If you live in or near Sacramento, you’ve probably heard the buzz about a (not so) little event called SactoMoFo. Taking place this weekend in Midtown’s Fremont Park, Sacramento’s first mobile food festival is expected to attract thousands of gourmet food truck enthusiasts and folks who are curious about what exactly a “gourmet food truck” is.
Though many of the vendors will be coming in from the Bay Area, Sacramento’s own food scene will be represented by food carts from popular brick & mortar establishments like Chando’s Tacos and established trucks like Tacos La Piedad, who operate just outside the city limits in order to avoid the stifling city ordinances currently in place.
But there are a couple of new kids roaming around these Sac city blocks. Drewski’s Hot Rod Kitchen & Mini Burger, are getting around the whole 30-minutes-in-one-spot rule by using social media. They tweet which area they’re headed to so that followers can be on the lookout, and tweet again to let folks know their exact location. And so far it seems to be working. Business is going well for both, although some customers do end up getting turned away because the serving time frame is so small.
This week I finally had the chance to sample the fabulous food from each of these gourmet food trucks during the Pre-SactoMoFo Tweet Up. Since I didn’t have the opportunity to try too much from Mini Burger that evening (something I am SO making up for this weekend because I have the feeling EVERYTHING is going to be as amazing as that Ninja I tried), this post will focus on Drewski’s and all the rich, decadent food he serves off that hard-to-miss truck.
The first item I tried off of this tangerine truck with its hot rod flames and animated version of owner/chef Andrew Blaskovich, was the granddaddy of all the sandwiches he serves: The Hemi. The kind of sandwich that’s so rich it almost requires a side of Lipitor to go along with it, this guy comes with Carolina pulled BBQ pork, 4-cheese mac & cheese, caramelized onions and melted cheddar, all piled onto brioche bread and grilled to perfection. O.M.G.
Those of you who know me well know that this isn’t something I would usually order, but I have to admit this sandwich is beyond tasty. The pork is tender and full of flavor, with the carmelized onion adding just the right amount of sweetness and the generous amount of cheddar a delightfully ooey-gooey mess. I was a bit worried about the mac & cheese at first, because I thought there might be a full serving on my sandwich, but there was just enough on there to add a new dimension of flavor & texture without overwhelming the entire experience. It was so rich & heavy (in weight… I’d be interested to put that thing on a scale one of these days, just to see how much it weighs) that it took me two days to eat the half I was given to sample, but trust me: that thing is just good.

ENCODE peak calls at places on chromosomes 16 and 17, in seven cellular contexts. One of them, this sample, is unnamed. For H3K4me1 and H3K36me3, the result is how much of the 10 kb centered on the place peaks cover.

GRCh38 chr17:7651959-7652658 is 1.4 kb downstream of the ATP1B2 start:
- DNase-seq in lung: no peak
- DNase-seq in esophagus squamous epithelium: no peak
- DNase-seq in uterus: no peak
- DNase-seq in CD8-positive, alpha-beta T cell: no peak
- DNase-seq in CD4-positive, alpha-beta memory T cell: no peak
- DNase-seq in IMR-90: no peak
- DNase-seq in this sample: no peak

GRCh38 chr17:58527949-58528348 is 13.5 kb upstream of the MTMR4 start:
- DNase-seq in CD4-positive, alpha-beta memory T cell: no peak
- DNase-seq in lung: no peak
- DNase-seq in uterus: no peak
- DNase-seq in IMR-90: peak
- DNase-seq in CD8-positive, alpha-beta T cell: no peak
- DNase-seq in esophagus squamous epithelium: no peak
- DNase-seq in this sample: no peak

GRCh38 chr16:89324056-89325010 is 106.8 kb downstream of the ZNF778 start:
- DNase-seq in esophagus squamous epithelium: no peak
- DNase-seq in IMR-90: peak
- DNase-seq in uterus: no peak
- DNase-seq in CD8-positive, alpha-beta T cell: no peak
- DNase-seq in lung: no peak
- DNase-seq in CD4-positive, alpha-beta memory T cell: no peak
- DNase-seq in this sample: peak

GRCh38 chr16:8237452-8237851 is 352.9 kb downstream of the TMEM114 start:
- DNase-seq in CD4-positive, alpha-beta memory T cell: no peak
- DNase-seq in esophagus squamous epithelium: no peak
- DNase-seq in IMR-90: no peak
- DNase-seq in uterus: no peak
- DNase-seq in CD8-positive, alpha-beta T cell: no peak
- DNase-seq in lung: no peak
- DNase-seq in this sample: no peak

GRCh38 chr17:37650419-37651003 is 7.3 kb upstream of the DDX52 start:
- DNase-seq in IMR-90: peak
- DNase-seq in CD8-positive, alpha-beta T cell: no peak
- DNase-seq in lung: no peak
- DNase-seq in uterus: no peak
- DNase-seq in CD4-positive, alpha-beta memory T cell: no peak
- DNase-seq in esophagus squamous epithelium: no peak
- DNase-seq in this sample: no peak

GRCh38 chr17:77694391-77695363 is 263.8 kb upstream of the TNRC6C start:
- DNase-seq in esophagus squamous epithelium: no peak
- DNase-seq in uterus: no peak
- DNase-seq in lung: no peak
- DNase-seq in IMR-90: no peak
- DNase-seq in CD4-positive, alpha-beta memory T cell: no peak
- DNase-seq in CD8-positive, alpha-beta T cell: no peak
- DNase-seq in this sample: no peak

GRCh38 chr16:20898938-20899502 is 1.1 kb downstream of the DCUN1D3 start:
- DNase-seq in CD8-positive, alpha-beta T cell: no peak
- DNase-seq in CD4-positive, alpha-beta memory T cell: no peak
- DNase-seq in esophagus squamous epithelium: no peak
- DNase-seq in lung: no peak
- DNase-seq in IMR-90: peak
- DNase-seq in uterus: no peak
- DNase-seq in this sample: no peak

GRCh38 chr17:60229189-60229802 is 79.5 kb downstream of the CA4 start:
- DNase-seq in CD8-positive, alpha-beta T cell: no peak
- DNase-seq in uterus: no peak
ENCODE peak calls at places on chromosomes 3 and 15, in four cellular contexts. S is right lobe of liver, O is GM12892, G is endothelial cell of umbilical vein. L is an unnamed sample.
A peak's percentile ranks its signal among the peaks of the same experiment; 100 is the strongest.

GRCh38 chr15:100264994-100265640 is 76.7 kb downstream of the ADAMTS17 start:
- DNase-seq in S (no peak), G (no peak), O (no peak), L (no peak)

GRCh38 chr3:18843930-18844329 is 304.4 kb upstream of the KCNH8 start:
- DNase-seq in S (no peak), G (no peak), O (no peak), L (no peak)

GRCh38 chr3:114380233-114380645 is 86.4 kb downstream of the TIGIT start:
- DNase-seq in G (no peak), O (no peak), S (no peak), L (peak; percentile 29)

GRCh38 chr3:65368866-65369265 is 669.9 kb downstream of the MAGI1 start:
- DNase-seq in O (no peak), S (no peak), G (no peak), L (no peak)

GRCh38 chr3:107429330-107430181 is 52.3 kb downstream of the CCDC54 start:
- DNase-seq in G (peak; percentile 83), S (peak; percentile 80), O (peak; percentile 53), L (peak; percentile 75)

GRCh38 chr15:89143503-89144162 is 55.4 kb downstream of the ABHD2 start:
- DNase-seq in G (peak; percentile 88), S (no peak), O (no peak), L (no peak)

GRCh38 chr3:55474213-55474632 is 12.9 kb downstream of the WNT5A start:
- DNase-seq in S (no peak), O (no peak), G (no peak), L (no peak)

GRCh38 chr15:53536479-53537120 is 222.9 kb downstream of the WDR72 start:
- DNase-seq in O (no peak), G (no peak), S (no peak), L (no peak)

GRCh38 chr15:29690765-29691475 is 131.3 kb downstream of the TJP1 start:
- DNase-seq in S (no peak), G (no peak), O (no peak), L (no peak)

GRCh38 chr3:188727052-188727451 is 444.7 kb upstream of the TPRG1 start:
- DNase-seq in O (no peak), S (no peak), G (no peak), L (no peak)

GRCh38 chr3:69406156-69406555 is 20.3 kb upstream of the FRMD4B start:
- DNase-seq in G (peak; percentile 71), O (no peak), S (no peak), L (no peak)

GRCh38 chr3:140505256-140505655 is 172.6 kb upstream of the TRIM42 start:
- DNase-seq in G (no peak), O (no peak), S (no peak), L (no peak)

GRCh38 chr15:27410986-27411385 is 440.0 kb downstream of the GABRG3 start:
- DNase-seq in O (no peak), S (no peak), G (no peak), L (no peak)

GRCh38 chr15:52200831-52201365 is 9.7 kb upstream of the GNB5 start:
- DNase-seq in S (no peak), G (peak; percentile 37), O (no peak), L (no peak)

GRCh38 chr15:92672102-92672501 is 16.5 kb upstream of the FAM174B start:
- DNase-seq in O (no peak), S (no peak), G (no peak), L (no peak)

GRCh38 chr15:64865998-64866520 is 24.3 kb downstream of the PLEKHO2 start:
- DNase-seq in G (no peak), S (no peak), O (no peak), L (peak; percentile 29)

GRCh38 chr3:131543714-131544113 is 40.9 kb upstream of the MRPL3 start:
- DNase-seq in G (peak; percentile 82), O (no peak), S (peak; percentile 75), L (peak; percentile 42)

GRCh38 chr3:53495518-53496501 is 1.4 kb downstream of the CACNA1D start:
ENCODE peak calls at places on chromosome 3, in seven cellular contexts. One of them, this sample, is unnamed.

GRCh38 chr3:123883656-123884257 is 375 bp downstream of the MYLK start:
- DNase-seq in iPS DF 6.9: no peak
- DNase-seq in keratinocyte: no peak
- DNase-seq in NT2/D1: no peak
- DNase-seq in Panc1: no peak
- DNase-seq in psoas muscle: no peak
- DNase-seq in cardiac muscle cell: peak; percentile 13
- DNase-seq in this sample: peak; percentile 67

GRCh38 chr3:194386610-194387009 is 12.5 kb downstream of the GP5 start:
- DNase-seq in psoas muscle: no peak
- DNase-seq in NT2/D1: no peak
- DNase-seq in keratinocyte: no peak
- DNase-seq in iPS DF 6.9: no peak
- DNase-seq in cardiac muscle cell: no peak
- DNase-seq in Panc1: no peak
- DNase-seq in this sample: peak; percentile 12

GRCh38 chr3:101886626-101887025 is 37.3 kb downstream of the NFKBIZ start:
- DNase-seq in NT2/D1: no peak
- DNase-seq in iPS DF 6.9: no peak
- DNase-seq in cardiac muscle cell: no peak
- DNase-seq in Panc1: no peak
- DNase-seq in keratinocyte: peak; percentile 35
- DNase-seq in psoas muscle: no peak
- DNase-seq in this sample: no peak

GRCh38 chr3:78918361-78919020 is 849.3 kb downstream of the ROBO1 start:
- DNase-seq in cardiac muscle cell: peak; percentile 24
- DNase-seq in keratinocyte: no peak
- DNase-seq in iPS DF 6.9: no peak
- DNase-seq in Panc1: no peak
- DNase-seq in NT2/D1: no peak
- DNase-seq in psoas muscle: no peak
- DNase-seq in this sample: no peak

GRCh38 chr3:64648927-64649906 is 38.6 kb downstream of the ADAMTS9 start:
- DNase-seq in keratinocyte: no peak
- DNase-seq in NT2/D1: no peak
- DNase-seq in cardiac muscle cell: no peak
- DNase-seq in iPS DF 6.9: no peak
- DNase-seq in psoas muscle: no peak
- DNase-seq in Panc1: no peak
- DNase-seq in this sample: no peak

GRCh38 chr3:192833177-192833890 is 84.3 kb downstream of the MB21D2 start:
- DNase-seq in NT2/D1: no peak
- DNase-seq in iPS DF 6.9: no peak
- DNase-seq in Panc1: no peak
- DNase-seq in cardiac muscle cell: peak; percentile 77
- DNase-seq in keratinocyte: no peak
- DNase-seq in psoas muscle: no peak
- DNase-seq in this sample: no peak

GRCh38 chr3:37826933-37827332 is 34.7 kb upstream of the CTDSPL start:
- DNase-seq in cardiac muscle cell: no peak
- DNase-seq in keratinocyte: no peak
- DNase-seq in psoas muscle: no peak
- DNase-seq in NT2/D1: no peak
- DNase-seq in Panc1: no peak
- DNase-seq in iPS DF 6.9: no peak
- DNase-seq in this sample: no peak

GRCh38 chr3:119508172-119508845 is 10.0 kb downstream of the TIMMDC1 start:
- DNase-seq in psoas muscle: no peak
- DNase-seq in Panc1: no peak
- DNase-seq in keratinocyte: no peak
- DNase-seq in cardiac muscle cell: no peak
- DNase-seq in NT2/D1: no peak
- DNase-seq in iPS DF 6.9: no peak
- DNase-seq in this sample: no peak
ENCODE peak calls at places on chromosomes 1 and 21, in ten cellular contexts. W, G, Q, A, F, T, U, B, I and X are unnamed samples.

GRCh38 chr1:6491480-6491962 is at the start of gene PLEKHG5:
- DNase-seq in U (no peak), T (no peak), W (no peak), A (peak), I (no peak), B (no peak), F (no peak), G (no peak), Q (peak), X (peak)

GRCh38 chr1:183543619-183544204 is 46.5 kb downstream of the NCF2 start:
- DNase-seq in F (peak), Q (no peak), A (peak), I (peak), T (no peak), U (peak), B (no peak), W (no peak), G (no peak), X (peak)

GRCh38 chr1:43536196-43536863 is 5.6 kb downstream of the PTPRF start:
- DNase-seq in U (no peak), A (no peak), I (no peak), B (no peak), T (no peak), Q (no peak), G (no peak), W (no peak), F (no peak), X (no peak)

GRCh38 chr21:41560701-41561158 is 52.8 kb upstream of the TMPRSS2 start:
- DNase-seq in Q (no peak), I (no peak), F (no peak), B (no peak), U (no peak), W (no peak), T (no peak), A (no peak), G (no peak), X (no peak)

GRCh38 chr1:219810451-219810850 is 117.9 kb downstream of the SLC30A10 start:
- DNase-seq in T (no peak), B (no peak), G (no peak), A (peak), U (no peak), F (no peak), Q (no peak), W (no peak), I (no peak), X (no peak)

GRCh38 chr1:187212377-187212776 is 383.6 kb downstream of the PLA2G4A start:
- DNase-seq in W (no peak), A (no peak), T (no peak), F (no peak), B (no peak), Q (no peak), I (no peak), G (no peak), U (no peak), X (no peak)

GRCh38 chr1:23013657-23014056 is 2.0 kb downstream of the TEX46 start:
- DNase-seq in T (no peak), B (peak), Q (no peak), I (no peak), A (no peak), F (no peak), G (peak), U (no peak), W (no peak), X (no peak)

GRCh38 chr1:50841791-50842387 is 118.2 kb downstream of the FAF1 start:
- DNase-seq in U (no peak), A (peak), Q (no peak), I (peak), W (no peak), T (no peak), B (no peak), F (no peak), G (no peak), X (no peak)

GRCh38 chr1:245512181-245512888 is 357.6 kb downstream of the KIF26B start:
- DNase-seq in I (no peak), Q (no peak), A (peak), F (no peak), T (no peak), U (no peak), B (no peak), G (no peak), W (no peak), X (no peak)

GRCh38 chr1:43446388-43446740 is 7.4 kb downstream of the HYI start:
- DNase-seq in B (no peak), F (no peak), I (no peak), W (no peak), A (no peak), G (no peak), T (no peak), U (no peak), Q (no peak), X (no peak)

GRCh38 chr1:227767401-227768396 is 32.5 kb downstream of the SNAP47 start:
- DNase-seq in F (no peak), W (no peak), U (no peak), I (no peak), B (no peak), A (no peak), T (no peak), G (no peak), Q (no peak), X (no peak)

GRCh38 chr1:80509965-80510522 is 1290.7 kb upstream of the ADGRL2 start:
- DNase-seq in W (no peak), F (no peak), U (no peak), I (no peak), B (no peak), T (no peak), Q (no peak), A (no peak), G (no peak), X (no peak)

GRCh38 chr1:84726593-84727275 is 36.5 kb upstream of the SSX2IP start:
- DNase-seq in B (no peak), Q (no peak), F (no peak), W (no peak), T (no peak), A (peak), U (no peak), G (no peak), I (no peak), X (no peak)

Next, I tried The Mustang, which is sort of a Asian-fusion grilled cheese. Piled high with braised Korean boneless beef short rib, house-made kimchi, crispy daikon strings, melted havarti and a Sriracha/wasabi aioli, this is another super-filling, super-flavorful sandwich with an extra spicy kick. I absolutely loved the beef and the way the daikon strings added a bit of crunch. But since Drew had had such a busy day before making it over to the tweetup, there was no kimchi left to put on to the sandwich, so I was a little bummed about that. He made up for it by adding a bit more of that spicy aioli and stepping out of his truck to apologize for the inconvenience. Right then & there he made an indelible impression: any chef who is willing to go the extra mile service-wise and do whatever it takes to make his customers happy has my vote.
I was convinced to give his tater tots a try, which wasn’t hard to do once they explained these little potato snacks were tossed in olive oil & rosemary. The tots were hot & crispy, but to me they were a bit light on the rosemary. Drew explained that some people found the rosemary leaves a little off-putting, so he & his crew are trying new ways to get enough of that rosemary flavor on there without using whole leaves.
There was a lot more of Drewski’s food floating around the parking lot that day, including deep-fried mac & cheese balls with compound truffle butter (I’m pretty sure that’s illegal somewhere… sounds entirely too decadent) and The Special, a lighter sandwich featuring sliced apples, smokehouse almonds, wildflower honey and melted brie (!!!). Most folks were gracious enough to let me photograph their food since I was too full from the five or six bites of those ginormous sandwiches to eat anymore.
That is, until Drew asked if I wanted to try some creme brulee. How this man knew about one of my many dessert weaknesses, I will never know, but I quickly asked for a to-go container so that I could take all of this yummy goodness – including my creme brulee – home.
When I was finally able to dig into my dessert, I was as pleased as Amelie in that one scene where she holds up her spoon & the narrator talks about cracking the burnt sugar shell of the custard being one of life’s simple pleasures. Drewski’s homemade creme brulees have that perfect shell that cracks after a few taps with one’s spoon and oozes warm creamy custard from within the small container. It was the perfect ending to a ridiculously decadent meal of samples.
All in all, I really liked Drewski’s. It’s not health food and doesn’t try to be; it’s rich, decadent handheld comfort food that fills you up without emptying your pocket. And that’s the best part about Drewski’s, besides Drew himself: the value. Most sandwiches are $7.50, but their sizes & portions are so huge that I can almost guarantee you’ll be taking half your meal home with you. Two meals for under $4 each? Poor Girl approves!